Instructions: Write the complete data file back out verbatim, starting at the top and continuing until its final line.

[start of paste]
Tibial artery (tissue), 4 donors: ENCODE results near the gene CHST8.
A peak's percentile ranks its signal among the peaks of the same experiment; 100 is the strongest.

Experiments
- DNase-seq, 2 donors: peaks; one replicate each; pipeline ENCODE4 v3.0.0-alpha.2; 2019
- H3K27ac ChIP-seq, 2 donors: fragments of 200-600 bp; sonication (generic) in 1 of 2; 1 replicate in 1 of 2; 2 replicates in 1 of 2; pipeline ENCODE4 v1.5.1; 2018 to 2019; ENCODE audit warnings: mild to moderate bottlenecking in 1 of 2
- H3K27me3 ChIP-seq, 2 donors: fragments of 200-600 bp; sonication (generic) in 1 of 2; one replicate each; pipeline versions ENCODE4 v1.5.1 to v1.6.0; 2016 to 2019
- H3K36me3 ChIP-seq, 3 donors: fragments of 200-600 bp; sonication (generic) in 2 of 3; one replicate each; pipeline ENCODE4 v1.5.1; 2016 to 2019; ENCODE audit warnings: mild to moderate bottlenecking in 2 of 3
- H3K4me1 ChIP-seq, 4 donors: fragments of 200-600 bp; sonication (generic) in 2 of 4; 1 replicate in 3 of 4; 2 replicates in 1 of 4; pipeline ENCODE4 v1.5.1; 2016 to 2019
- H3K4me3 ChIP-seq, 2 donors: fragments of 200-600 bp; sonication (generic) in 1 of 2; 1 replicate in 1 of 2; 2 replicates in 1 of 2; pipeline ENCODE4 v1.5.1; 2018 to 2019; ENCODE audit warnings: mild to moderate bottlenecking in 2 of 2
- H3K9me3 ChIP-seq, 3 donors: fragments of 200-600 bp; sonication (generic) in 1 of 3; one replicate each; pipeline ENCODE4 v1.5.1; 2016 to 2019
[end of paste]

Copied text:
Tibial artery (tissue), 4 donors: ENCODE results near the gene CHST8.
A peak's percentile ranks its signal among the peaks of the same experiment; 100 is the strongest.

Experiments
- DNase-seq, 2 donors: peaks; one replicate each; pipeline ENCODE4 v3.0.0-alpha.2; 2019
- H3K27ac ChIP-seq, 2 donors: fragments of 200-600 bp; sonication (generic) in 1 of 2; 1 replicate in 1 of 2; 2 replicates in 1 of 2; pipeline ENCODE4 v1.5.1; 2018 to 2019; ENCODE audit warnings: mild to moderate bottlenecking in 1 of 2
- H3K27me3 ChIP-seq, 2 donors: fragments of 200-600 bp; sonication (generic) in 1 of 2; one replicate each; pipeline versions ENCODE4 v1.5.1 to v1.6.0; 2016 to 2019
- H3K36me3 ChIP-seq, 3 donors: fragments of 200-600 bp; sonication (generic) in 2 of 3; one replicate each; pipeline ENCODE4 v1.5.1; 2016 to 2019; ENCODE audit warnings: mild to moderate bottlenecking in 2 of 3
- H3K4me1 ChIP-seq, 4 donors: fragments of 200-600 bp; sonication (generic) in 2 of 4; 1 replicate in 3 of 4; 2 replicates in 1 of 4; pipeline ENCODE4 v1.5.1; 2016 to 2019
- H3K4me3 ChIP-seq, 2 donors: fragments of 200-600 bp; sonication (generic) in 1 of 2; 1 replicate in 1 of 2; 2 replicates in 1 of 2; pipeline ENCODE4 v1.5.1; 2018 to 2019; ENCODE audit warnings: mild to moderate bottlenecking in 2 of 2
- H3K9me3 ChIP-seq, 3 donors: fragments of 200-600 bp; sonication (generic) in 1 of 3; one replicate each; pipeline ENCODE4 v1.5.1; 2016 to 2019